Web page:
powerful effect on your mental state when you're in a bad mood. Physically active people are happier and more satisfied with their lives. But there's more to it than that: - Exercise increases endorphins and other feel-good brain chemicals. - It reduces levels of the stress hormones cortisol and adrenaline in the body. - It's a proven remedy for both depression and anxiety. OPTIMIZING YOUR WORKOUT FOR MAXIMUM HAPPINESS How Much Is Enough? People who exercise for 30 to 60 minutes three to five days a week get mental health benefits, according to the U.S. Department of Health and Human Services, but even less may help you feel good. Research shows that even a short stroll can improve mood. But… [arrow to below] In a Canadian study of walkers, A single 30-minute daily bout of exercise had a bigger effect on mood than splitting it up into three 10-minute sessions [DESIGN: Break this up so that it shows one Vs. the other] Don't Just Focus on Cardio - Strength training makes us feel good, too! It's been shown to reduce depression and anxiety and improve self-esteem. [arrow to The Happiness Sweet Spot below] - Yoga and tai chi relax the mind and body and relieve stress. The Happiness Sweet Spot Moderate intensity strength training made people feel happier than low- and high-intensity weight lifting in a Rutgers University study. Exercise Outside for a Bigger Boost Compared to indoor workouts, outdoor fitness makes us feel: - More revitalized, energetic and engaged - Less tense, angry and depressed Did You Know? Group walks in natural settings de-stress us more than strolls in urban environments. How to Take Your Workout Outside - Form a walking group on Meetup.com [arrow to the below] - Switch your lap swimming to an outdoor pool in the summer - Commute to work on a bike - Sign up for yoga or Pilates in the park If You're Type A… Make sure you're getting some exercise that's non-competitive. Focusing on winning negates the mood-boosting power of a workout for your personality type. Goldilocks Goals Being physically active improves physical and overall self-esteem. To get the benefits, set exercise goals that have the potential to give you a sense of accomplishment. (Don't aim too high or too low.) Tip: If you're an evening exerciser and you toss and turn when you hit the sack, try shifting your routine to earlier in the day. Exercise is good for sleep—a major component of wellbeing—but it can make some people feel too alert when it's done at night. MORE FUN, LESS WORK We're more likely to enjoy exercising—and stick with it—if: - We choose the workout, how often we do it and how hard we have to work at it - We feel that we're good at it - We think it offers opportunities for meaningful relationships with other people [arrow to below] To get the social benefits of exercise: - Join a team (kickball, anyone?) - Find a partner for salsa dancing or tennis - Be active around other people—even a trip to the dog park counts! In a new study from the Food and Brand Lab at Cornell University, people who were told they were taking a scenic walk felt happier and less fatigued than those who considered it an exercise walk. (They also ate half as many M&Ms after their stroll.) The takeaway: Think of your outdoor routine as a way to commune with nature and you'll enjoy it more. Music makes exercise way more fun. 15% How much our moods can improve when we listen to motivating music during a bout of cardio. These positive feelings, in turn, make us feel like we're not working so hard. When German researchers hooked up music-making software to cardio and strength machines, exercisers got an even bigger mood boost than when they passively listened to tunes during their workouts. Watch Game of Thrones on Your Run? A new study confirmed that watching a TV show we like really does make running on a treadmill more pleasant. 3 to 4 The number of calories we burn during a minute of sex. That counts as moderate exercise! University of North Carolina researchers calculated that 19% of divorces might be avoided if both partners ran regularly, thanks to exercise-based declines in anger. NEED SOME MOTIVATION? Think Like Nike One study found that active people don't talk themselves out of exercising (unlike all the rest of us). The message: Ignore the de-motivating self-talk and "just do it." The Fitness Feedback Loop The more physically competent we feel, the more motivated we are to be physically active. "An early morning walk is a blessing for the whole day." —Henry David Thoreau SOURCES Allen Catellier, J.R., Yang, Z.J. (2013) The role of affect in the decision to exercise: Does being happy lead to a more active lifestyle? Psychology of Sport and Exercise. Arent, S.M., Landers, D.M., Matt, K.S., et al. (Volume 27) Exercise Psychology Dose-Response and Mechanistic Issues in the Resistance Training and Affect Relationship. Journal of Sport & Exercise Psychology. Boyd, M.P., Weinmann, C., Yin, Z.N. (2002) The relationship of physical self-perceptions and goal orientations to intrinsic motivation for exercise. Journal of Sport Behavior. Carek, P.J., Laibstain, S.E., Carek, S.M. (2011) Exercise for the treatment of depression and anxiety. International Journal of Psychiatry in Medicine. Expert Statement on the Use of Music in Exercise. British Association of Sport and Exercise Sciences. (2011) Frappier, J., Toupin, I., Levy, J.J. (2013) Energy Expenditure during Sexual Activity in Young Healthy Couples. PLOS ONE. Fritz, T.H., Halfpaap, J., Grahl, S. (2013) Musical feedback during exercise machine workout enhances mood. Frontiers in Psychology. Harvard Men's Health Watch. Exercising to Relax. (2011) Hyde, A.L., Maher, J.P., Elavsky, S. (2013) Enhancing Our Understanding of Physical Activity and Wellbeing with a Lifespan Perspective. International Journal of Wellbeing. Marselle, M.R., Irvine, K.N., Warber, S.L. (2013) Walking for well-being: are group walks in certain types of natural environments better for well-being than group walks in urban environments? International Journal of Environmental Research and Public Health. Masters, K.S., Lacaille, R.A.; Shearer, D.S. (2003). The acute affective response of Type A Behaviour Pattern individuals to competitive and noncompetitive exercise. Canadian Journal of Behavioural Science. Mayo Clinic http://www.mayoclinic.org/healthy-living/stress-management/in-depth/tai-chi/art-20045184?pg=2 Mental Health Foundation. Let's Get Physical. (2013) O'Brien Cousins, S. Gillis, M.M. (2005) “Just do it… before you talk yourself out of it”: the self-talk of adults thinking about physical activity. Psychology of Sport and Exercise. Privitera, G.J., Antonelli, D.E., Szal, A.L. (2014) An Enjoyable Distraction During Exercise Augments the Positive Effects of Exercise on Mood. Journal of Sports Science & Medicine. Sibold, J.S., Berg, K.M. (2010) Mood enhancement persists for up to 12 hours following aerobic exercise: a pilot study. Perceptual and Motor Skills. Strickland, J.C., Smith, M.A. (2014) The anxiolytic effects of resistance exercise. Frontiers in Psychology. Strohle, A. (2009) Physical activity, exercise, depression and anxiety disorders. Journal of Neural Transmission. UNC Kenan-Flagler Business School. What If Everybody Ran? An Investigation into the Potential Impact of a National Running Movement. (2014) U.S. Department of Health and Human Services. Physical Activity Guidelines. Wininger, S.R., Pargman, D. (2003) Assessment of factors associated with exercise enjoyment. Journal of Music Therapy." />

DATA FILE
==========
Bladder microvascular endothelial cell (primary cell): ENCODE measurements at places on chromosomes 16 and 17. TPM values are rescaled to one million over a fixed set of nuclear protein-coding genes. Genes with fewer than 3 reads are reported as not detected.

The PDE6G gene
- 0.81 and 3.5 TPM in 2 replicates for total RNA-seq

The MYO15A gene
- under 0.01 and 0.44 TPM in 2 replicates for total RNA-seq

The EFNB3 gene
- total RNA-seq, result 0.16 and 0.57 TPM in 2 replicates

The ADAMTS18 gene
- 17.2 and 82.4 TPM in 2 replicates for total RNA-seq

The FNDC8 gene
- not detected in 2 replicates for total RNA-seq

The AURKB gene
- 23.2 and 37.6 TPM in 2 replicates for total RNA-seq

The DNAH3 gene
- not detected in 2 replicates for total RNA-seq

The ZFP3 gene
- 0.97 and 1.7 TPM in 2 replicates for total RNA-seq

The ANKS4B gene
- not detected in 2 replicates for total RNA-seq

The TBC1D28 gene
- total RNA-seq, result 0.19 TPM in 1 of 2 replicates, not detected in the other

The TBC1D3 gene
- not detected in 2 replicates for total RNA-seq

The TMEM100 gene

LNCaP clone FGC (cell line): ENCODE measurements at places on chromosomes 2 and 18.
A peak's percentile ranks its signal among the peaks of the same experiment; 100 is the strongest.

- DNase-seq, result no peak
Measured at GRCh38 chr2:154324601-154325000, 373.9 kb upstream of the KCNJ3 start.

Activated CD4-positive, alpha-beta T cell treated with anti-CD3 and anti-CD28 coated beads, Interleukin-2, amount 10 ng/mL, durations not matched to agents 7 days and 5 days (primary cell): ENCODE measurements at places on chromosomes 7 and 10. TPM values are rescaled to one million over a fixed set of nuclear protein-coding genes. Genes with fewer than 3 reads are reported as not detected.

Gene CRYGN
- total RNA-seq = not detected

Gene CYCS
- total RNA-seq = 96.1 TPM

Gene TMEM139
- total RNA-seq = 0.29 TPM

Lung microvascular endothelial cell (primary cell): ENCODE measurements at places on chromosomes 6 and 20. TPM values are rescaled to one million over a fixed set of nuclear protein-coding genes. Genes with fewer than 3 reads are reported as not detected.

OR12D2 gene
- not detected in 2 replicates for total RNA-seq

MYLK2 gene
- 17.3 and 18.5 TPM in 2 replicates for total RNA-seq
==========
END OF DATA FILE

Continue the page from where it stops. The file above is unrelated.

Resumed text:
Okay, so now you know that exercise really does make you happier. But if you don't have an existing workout routine, the hardest part might just be motivating yourself to get out there in the first place. Luckily, we've teamed up with positive psychology coach Derrick Carpenter to create a 4-week track of science-based activities that will get you pumped to start—and stick to—a fitness routine. (Seriously, it's possible.) Click here for more details.